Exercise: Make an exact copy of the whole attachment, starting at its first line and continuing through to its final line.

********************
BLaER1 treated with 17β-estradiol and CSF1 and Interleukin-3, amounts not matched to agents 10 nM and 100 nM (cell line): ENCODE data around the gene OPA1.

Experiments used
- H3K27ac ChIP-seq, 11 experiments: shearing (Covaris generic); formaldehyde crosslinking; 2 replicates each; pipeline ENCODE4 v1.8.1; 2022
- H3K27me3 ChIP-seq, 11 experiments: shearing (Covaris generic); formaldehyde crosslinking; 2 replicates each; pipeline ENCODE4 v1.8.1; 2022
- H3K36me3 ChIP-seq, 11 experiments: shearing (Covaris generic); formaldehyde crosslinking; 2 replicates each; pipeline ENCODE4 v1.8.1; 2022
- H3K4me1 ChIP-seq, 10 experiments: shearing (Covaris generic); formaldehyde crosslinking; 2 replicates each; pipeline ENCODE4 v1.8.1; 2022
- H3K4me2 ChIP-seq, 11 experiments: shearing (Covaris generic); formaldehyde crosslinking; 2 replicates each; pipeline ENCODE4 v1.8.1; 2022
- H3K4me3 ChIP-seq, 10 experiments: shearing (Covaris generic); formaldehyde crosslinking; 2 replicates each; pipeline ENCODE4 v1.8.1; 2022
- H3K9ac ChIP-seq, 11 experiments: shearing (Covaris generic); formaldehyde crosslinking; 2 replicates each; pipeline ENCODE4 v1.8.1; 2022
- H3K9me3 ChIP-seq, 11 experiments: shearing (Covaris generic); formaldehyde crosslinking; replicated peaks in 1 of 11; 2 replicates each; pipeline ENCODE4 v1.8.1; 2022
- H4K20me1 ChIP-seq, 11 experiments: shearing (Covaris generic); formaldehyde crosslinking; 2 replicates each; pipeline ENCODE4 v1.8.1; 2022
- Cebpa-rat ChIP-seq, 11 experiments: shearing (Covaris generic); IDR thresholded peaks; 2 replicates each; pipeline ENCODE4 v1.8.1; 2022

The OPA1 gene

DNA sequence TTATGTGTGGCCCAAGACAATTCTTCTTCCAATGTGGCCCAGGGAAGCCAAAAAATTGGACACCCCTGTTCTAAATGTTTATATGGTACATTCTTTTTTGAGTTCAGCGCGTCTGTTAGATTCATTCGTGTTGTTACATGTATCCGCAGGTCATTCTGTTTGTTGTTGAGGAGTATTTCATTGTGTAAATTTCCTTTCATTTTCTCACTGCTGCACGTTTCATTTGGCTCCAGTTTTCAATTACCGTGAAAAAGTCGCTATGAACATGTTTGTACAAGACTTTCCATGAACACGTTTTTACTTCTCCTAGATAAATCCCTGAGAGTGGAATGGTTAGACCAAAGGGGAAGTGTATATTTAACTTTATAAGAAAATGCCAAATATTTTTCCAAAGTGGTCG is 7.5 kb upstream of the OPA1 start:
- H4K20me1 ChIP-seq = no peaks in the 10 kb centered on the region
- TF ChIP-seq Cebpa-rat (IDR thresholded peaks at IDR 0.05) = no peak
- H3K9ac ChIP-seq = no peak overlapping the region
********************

BLaER1 treated with 17β-estradiol and CSF1 and Interleukin-3, amounts not matched to agents 10 nM and 100 nM (cell line): ENCODE data around the gene OPA1.

Experiments used
- H3K27ac ChIP-seq, 11 experiments: shearing (Covaris generic); formaldehyde crosslinking; 2 replicates each; pipeline ENCODE4 v1.8.1; 2022
- H3K27me3 ChIP-seq, 11 experiments: shearing (Covaris generic); formaldehyde crosslinking; 2 replicates each; pipeline ENCODE4 v1.8.1; 2022
- H3K36me3 ChIP-seq, 11 experiments: shearing (Covaris generic); formaldehyde crosslinking; 2 replicates each; pipeline ENCODE4 v1.8.1; 2022
- H3K4me1 ChIP-seq, 10 experiments: shearing (Covaris generic); formaldehyde crosslinking; 2 replicates each; pipeline ENCODE4 v1.8.1; 2022
- H3K4me2 ChIP-seq, 11 experiments: shearing (Covaris generic); formaldehyde crosslinking; 2 replicates each; pipeline ENCODE4 v1.8.1; 2022
- H3K4me3 ChIP-seq, 10 experiments: shearing (Covaris generic); formaldehyde crosslinking; 2 replicates each; pipeline ENCODE4 v1.8.1; 2022
- H3K9ac ChIP-seq, 11 experiments: shearing (Covaris generic); formaldehyde crosslinking; 2 replicates each; pipeline ENCODE4 v1.8.1; 2022
- H3K9me3 ChIP-seq, 11 experiments: shearing (Covaris generic); formaldehyde crosslinking; replicated peaks in 1 of 11; 2 replicates each; pipeline ENCODE4 v1.8.1; 2022
- H4K20me1 ChIP-seq, 11 experiments: shearing (Covaris generic); formaldehyde crosslinking; 2 replicates each; pipeline ENCODE4 v1.8.1; 2022
- Cebpa-rat ChIP-seq, 11 experiments: shearing (Covaris generic); IDR thresholded peaks; 2 replicates each; pipeline ENCODE4 v1.8.1; 2022

The OPA1 gene

DNA sequence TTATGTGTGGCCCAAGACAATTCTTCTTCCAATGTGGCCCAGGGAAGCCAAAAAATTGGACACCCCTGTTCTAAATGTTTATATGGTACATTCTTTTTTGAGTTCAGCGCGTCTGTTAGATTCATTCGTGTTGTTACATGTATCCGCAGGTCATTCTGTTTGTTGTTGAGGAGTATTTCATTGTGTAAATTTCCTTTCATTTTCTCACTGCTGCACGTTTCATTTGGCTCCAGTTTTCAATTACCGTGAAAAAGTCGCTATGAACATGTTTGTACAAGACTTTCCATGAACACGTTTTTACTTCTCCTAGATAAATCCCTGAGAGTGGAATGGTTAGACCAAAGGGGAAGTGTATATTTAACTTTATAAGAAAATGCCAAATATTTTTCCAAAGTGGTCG is 7.5 kb upstream of the OPA1 start:
- H4K20me1 ChIP-seq = no peaks in the 10 kb centered on the region
- TF ChIP-seq Cebpa-rat (IDR thresholded peaks at IDR 0.05) = no peak
- H3K9ac ChIP-seq = no peak overlapping the region